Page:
• Despite generally average seasonal progress, some areas in the provinces bordering Côte d’Ivoire (Comoé, Leraba, Poni, Noubiel) and Ghana (Nahouri) have received lower-than-normal precipitation. The shortage could negatively affect crop yields, especially for maize and cotton. Conditions are being monitored. FEWS NET will update the impact on crops as more information becomes available.
  • Poor households are currently depending more on market purchase following the near total exhaustion of food reserves from 2012, although market purchase has been less important the normal since surpluses from the 2012 harvest have led to less market dependence than is usually seen during the lean season. Moreover, the availability of milk, especially in the Sahel region, and multi-year food aid operations currently underway (sale at subsidized prices, free distribution, money transfers, blanket feeding) are facilitating food access for poor households in areas of concern. Subsidized cereal sales between August and October are aimed primarily at the estimated 63,000 poor households targeted in the government’s resilience-building plan. This figure is eighty percent lower than during the same period in 2012. Acute food insecurity is currently Minimal (IPC Phase 1) in all of the country’s livelihood zones.
  • Staple cereals are readily available on the markets and prices have been stable since July. Merchants are selling off their stocks as they are concerned about a sales slump due to the good prospects for the current harvest. At the national level, maize prices are 9 percent below the five-year average. Sorghum prices (down 2 percent) and millet prices (up 2 percent) are relatively stable. In current areas of concern in the Sahel region (zones 7 and 8), price deviations from the five-year average are more or less normal, with millet prices rising by 14 percent on the Dori market, 8 percent on the Djibo market, and 6 percent on the Gorom-Gorom market.  Sorghum prices are increasing by 7 percent on the Djibo market and 6 percent at Gorom-Gorom. Households consider the prices to be affordable.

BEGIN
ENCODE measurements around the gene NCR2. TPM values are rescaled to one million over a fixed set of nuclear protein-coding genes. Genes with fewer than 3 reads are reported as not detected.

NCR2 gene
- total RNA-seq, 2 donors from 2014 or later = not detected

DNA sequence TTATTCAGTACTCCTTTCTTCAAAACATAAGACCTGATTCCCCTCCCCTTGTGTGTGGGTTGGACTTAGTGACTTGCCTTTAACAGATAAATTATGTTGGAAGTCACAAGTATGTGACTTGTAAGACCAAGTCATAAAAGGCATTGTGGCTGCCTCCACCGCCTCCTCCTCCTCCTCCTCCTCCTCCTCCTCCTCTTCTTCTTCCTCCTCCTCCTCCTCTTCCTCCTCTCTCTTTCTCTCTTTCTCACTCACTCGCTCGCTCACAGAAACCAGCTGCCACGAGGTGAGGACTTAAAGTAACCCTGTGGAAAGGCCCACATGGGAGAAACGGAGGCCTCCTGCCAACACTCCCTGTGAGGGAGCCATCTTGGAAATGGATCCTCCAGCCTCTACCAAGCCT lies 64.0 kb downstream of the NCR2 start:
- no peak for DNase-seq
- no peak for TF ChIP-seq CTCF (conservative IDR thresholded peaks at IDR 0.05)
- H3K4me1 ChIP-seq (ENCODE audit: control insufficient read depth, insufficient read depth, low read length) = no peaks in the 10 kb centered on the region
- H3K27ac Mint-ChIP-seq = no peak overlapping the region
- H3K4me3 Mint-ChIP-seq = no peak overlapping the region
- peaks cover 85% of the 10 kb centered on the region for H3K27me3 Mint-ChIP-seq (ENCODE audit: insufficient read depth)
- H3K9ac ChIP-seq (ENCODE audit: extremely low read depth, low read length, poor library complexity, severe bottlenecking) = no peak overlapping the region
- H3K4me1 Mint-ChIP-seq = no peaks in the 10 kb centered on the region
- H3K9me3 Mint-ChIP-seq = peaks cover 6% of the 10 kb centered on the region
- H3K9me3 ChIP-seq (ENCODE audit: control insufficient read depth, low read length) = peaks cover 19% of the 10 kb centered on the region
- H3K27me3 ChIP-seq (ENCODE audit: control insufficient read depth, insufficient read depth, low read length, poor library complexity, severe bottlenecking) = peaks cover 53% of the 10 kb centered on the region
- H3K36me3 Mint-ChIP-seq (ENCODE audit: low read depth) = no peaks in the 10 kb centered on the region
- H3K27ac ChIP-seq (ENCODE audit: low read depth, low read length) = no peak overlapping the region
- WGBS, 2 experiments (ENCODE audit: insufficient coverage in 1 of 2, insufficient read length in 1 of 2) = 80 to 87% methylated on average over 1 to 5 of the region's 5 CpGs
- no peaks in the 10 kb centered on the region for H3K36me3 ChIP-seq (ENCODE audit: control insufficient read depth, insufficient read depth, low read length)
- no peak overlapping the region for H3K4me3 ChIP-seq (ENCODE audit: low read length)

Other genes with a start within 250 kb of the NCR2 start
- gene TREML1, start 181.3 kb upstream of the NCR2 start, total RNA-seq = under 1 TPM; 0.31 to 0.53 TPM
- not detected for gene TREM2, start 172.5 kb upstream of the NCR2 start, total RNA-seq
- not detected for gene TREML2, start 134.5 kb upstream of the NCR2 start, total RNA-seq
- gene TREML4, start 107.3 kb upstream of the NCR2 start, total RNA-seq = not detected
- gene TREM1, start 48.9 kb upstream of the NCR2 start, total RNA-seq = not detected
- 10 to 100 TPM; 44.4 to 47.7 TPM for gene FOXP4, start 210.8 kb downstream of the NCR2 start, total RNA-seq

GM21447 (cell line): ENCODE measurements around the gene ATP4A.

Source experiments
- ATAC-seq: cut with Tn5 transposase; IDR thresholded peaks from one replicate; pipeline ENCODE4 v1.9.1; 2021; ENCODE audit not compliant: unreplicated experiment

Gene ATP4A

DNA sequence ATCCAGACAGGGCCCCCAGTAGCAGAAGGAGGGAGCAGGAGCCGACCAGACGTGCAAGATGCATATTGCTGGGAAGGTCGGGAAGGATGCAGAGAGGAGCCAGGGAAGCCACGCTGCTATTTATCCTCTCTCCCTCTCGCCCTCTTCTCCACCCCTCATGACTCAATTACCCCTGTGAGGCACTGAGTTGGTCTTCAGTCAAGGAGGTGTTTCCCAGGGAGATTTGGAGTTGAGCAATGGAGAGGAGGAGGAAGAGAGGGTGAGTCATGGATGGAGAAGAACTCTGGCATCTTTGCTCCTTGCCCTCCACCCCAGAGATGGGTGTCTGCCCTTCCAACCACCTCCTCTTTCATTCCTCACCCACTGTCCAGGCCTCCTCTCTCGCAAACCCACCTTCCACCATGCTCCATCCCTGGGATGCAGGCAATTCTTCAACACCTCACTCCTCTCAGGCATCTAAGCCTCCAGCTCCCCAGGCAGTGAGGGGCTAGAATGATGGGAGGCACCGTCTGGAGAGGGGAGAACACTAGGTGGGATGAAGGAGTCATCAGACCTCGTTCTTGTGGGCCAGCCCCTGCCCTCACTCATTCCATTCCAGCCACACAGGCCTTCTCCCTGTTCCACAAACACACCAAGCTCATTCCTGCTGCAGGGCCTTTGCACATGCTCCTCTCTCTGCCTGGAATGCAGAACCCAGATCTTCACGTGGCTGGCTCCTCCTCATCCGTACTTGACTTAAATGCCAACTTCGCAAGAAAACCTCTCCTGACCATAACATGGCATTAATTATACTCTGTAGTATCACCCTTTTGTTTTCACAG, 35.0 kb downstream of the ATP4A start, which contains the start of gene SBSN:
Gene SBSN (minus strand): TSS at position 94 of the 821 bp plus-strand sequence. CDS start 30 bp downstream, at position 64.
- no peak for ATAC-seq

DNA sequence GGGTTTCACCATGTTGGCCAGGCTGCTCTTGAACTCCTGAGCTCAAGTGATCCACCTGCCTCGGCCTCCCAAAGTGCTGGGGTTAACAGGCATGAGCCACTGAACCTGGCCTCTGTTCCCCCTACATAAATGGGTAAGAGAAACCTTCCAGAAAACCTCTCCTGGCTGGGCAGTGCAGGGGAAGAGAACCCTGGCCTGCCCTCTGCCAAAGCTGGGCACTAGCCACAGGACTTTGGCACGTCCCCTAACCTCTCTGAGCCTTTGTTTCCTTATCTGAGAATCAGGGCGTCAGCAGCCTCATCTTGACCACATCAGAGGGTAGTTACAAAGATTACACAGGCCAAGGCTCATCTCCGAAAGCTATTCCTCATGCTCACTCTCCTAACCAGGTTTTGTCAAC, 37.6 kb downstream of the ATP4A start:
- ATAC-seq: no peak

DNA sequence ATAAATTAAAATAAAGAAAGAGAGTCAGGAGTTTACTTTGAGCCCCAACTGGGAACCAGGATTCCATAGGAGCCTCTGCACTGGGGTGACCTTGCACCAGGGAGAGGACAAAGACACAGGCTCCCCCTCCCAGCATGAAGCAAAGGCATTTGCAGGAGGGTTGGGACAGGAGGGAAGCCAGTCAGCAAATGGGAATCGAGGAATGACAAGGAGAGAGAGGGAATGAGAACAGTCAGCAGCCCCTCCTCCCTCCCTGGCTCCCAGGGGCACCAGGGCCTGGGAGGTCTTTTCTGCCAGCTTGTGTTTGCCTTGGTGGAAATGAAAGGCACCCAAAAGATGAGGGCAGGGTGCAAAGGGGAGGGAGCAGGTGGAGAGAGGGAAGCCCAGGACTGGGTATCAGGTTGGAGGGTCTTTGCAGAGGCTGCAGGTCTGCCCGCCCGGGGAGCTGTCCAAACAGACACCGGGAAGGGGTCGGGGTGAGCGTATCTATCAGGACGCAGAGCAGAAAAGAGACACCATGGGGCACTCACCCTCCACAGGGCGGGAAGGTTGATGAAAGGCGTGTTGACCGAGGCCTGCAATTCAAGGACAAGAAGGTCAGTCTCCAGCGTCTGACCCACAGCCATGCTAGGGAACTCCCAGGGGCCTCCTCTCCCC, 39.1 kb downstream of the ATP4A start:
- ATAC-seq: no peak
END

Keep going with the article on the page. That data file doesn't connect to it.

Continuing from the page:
• Income earning activities are providing higher revenues than usual. These activities currently consist primarily of gold panning and the sale of milk, guinea fowl eggs and animals (small ruminants and poultry). Producers are earning close to the five-year average for a liter of milk. The price of a gram of gold at small mining sites (22,000 CFAF) is close to the average for the past three years, and operations continue at these sites despite a prohibition during the rainy season. Animal prices, especially for small ruminants, have risen above the five-year average by 4 to 38 percent. This can be explained by good animal conditions and by demand for animal fattening for resale during the Tabaski and New Year holidays. This price increase is improving the terms of trade for livestock farmers, who are earning between 135 and 157 kg of millet for a whole sahelian male goat in good condition.